Journal of Risk and Uncertainty

, Volume 35, Issue 1, pp 45–66

Statistical vs. identified lives in benefit-cost analysis

Article

DOI: 10.1007/s11166-007-9015-8

Cite this article as:
Hammitt, J.K. & Treich, N. J Risk Uncertainty (2007) 35: 45. doi:10.1007/s11166-007-9015-8

Abstract

Evaluation of projects that affect mortality risk usually assumes that risk changes are small and similar across individuals. In reality, risks differ among individuals and information about risk heterogeneity determines the extent to which affected lives are “statistical” or “identified” and influences the outcome of benefit-cost analysis (BCA). The effects of information about risk heterogeneity on BCA depend on, inter alia, whether information concerns heterogeneity of baseline or change in risk and whether valuation uses compensating or equivalent variation. BCA does not systematically favor identified over statistical lives. We suggest some political factors that may explain the apparent public bias.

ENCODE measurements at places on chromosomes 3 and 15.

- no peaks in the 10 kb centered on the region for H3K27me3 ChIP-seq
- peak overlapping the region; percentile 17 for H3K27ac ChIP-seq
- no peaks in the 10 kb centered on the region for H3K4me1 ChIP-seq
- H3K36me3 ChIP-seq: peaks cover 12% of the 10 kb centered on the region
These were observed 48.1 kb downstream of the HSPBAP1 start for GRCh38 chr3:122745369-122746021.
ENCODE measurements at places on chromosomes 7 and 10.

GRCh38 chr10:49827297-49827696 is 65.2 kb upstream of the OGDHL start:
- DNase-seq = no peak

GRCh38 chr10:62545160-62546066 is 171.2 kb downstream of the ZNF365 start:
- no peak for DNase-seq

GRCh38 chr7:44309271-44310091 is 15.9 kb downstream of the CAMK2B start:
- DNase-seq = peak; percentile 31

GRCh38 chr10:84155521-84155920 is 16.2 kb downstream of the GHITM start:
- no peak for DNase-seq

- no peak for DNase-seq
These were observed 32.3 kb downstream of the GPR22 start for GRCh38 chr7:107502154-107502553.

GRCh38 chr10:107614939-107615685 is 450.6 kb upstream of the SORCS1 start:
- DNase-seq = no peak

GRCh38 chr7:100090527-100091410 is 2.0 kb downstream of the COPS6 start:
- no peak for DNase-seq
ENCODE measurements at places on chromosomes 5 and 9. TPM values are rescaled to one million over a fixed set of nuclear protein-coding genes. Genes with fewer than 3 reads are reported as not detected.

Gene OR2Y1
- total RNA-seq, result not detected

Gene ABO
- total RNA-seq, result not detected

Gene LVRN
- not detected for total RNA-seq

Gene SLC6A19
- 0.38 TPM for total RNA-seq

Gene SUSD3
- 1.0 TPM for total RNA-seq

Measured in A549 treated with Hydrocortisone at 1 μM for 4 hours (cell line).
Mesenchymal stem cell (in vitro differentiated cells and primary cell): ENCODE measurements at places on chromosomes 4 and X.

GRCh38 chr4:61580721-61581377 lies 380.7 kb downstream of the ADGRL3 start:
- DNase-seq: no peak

Keywords

Benefit-cost analysis Value of statistical life Information Heterogeneity 

JEL Classification

D61 D81 H42 I18 

Copyright information

© Springer Science+Business Media, LLC 2007

Authors and Affiliations

  1. 1.Center for Risk AnalysisHarvard UniversityBostonUSA
  2. 2.Toulouse School of Economics (LERNA-INRA)ToulouseFrance

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